Generally speaking, a gallery and a performance space are introverted functions, because of the need to monitor the levels of light, humidity, temperature and noise that their content and users are subject to.
Therefore, the client of Sydney’s Phoenix Central Park, which is comprised of both and gather them around a central courtyard, decide to involve two different firms, virtually leaving them complete formal and linguistic freedom.
The gallery, designed by John Wardle Architects, is made of an alternate sequence of decidedly enclosed and suddenly oversized spaces. Amongst the others are a small underground room, whose ceiling is perforated by a single skylight, bringing in light from the internal court, and an open space on the top floor, crowned by a continuous surface of deep, almost monumental skylights, flooding the interior with diffused natural light.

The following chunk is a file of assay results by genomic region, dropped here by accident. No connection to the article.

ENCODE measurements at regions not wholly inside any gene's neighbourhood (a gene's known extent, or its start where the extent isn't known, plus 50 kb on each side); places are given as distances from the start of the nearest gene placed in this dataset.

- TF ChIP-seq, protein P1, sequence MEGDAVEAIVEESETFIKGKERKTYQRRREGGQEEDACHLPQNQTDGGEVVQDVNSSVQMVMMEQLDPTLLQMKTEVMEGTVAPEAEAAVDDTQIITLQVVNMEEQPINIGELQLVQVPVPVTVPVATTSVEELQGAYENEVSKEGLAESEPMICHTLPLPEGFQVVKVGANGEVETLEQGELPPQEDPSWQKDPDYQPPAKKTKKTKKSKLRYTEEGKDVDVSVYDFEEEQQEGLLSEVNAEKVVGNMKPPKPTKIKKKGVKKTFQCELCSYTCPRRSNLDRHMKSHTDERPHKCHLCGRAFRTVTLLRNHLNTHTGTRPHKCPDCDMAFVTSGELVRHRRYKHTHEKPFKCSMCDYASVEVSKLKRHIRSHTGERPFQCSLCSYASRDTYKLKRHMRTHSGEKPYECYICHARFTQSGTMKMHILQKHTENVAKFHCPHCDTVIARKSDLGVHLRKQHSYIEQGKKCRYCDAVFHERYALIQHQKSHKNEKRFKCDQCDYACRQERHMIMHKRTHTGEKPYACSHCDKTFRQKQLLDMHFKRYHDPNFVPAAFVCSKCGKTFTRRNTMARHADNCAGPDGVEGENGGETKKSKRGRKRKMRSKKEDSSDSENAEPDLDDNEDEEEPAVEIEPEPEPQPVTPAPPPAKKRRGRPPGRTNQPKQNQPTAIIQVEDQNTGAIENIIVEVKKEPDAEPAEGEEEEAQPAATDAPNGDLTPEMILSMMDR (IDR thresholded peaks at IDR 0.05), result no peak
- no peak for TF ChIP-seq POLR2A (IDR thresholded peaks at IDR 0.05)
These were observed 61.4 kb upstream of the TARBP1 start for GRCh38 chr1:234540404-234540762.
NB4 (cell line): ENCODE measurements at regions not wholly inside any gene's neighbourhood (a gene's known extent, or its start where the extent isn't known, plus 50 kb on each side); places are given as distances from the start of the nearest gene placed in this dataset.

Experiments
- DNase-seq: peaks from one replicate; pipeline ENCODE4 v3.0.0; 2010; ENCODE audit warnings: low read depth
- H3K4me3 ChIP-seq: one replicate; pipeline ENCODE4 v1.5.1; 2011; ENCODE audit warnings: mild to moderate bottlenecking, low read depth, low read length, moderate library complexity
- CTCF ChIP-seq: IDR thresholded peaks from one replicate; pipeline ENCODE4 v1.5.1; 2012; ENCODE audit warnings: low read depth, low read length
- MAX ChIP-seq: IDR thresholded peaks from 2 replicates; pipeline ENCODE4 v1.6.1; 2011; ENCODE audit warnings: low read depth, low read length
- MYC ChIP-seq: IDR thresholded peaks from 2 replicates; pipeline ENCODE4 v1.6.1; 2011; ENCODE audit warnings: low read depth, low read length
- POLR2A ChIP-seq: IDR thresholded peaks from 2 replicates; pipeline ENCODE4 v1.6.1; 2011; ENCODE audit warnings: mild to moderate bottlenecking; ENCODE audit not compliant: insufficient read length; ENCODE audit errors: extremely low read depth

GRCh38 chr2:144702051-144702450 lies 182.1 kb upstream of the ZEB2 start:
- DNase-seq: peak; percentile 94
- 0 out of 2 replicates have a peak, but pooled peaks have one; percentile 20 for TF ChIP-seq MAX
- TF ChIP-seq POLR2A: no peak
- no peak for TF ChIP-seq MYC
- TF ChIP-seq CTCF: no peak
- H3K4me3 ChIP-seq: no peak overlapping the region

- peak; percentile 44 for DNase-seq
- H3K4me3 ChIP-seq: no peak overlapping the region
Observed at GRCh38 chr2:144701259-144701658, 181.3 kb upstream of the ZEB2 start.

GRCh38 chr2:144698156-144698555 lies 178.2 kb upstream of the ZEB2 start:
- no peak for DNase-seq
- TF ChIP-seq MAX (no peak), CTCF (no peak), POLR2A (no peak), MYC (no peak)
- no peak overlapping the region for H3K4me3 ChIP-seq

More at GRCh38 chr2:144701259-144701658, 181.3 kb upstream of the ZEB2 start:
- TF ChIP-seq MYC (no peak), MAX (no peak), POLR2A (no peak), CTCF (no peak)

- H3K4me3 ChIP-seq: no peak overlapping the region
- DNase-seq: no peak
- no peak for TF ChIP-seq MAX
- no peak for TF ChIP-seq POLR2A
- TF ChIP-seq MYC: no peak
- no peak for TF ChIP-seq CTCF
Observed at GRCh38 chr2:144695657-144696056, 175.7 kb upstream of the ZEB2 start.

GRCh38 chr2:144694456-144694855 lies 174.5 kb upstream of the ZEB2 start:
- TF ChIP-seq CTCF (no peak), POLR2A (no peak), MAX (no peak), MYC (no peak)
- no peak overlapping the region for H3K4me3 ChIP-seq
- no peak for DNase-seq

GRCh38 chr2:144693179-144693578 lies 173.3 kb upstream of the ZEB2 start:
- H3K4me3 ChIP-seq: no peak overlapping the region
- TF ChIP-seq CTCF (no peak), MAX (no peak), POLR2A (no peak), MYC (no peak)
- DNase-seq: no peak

Durbach Block Jaggers’s performance space is a single bell-shaped clearing, made by stepped and countered timber ribs, and conceived as an Elizabethan theatre, with the scene visible from different vantage points. Distribution spaces break into the auditorium, just to become themselves observation platforms.
Designed jointly by both offices, the building’s skin is entirely made of flat, elongated brick, with a thin veil of mortar washed over them to emphasize their continuity. Their solid mass, though, is relentlessly warped, twisted, pierced. This envelope under tension, which reacts to the conformation of its interiors and stresses it, “staging” it as a spectacle offered to the city, is probably the most interesting element of Phoenix Central Park’s design.
- Phoenix Central Park
- gallery, performance space
- Sydney, Australia
- Durbach Block Jaggers Architects (performance space); John Wardle Architects (gallery)
- Area :
- 717 sqm